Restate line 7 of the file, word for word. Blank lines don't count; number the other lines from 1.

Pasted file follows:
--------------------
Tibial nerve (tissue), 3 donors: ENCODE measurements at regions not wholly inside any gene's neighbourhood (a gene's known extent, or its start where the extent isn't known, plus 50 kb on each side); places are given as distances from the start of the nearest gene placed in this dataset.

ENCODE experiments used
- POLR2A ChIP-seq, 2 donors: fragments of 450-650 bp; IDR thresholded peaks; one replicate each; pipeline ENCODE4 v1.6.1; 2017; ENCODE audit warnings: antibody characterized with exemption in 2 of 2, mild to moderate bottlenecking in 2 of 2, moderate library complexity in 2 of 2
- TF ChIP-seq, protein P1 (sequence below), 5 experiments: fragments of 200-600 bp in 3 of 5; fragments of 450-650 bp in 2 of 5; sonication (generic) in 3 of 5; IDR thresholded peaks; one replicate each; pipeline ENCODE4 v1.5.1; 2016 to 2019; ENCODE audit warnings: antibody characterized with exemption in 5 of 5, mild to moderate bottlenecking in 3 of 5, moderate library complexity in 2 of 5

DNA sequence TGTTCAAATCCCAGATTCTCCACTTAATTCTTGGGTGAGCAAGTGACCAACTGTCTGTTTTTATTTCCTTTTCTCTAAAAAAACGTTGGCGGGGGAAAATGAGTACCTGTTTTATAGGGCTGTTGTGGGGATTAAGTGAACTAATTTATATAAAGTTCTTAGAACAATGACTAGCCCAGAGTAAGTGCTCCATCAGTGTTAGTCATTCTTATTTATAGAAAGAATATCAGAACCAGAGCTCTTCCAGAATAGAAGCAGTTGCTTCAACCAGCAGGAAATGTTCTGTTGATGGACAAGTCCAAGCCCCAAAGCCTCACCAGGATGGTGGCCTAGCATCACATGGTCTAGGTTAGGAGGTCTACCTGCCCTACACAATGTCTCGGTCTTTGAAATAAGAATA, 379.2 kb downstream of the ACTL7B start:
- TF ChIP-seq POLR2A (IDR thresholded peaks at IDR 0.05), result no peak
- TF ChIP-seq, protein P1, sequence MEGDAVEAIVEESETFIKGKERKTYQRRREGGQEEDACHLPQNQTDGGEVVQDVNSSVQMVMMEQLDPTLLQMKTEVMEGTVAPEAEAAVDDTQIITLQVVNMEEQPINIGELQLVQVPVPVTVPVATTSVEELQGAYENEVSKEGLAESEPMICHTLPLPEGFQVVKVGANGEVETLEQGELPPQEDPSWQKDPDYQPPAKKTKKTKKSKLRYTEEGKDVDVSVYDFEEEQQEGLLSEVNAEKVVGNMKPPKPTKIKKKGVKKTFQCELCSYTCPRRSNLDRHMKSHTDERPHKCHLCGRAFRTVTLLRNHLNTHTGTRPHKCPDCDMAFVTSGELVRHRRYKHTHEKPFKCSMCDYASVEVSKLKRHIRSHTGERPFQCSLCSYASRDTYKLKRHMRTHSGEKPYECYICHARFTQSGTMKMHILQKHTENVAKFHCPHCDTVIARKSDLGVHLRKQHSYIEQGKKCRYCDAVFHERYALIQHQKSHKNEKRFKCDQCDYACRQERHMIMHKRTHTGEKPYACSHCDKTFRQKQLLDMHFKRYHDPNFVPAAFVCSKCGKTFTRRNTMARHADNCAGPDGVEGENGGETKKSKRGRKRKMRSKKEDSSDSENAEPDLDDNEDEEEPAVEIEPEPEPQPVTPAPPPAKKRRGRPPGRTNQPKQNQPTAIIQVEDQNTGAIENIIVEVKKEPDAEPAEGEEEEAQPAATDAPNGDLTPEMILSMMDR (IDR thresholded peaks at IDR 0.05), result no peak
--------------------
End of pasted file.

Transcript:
- TF ChIP-seq, protein P1, sequence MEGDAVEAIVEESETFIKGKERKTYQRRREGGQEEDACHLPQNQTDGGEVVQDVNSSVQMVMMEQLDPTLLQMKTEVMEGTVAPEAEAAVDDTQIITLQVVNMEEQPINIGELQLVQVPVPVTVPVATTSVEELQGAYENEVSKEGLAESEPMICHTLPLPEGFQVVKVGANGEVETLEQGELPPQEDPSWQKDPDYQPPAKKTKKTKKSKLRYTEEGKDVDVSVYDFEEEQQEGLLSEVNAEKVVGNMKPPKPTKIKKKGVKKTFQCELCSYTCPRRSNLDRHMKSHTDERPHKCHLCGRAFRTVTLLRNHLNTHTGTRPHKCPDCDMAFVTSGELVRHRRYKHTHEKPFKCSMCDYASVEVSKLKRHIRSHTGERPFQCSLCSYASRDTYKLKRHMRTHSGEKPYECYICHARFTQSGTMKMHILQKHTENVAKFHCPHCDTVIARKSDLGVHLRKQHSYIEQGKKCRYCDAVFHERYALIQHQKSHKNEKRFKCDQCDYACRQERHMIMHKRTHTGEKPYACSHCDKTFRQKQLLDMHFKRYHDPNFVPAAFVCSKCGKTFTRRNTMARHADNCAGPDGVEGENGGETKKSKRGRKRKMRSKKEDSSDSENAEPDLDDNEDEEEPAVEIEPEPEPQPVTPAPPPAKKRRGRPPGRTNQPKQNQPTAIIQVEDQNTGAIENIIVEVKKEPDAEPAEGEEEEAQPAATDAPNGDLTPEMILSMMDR (IDR thresholded peaks at IDR 0.05), result no peak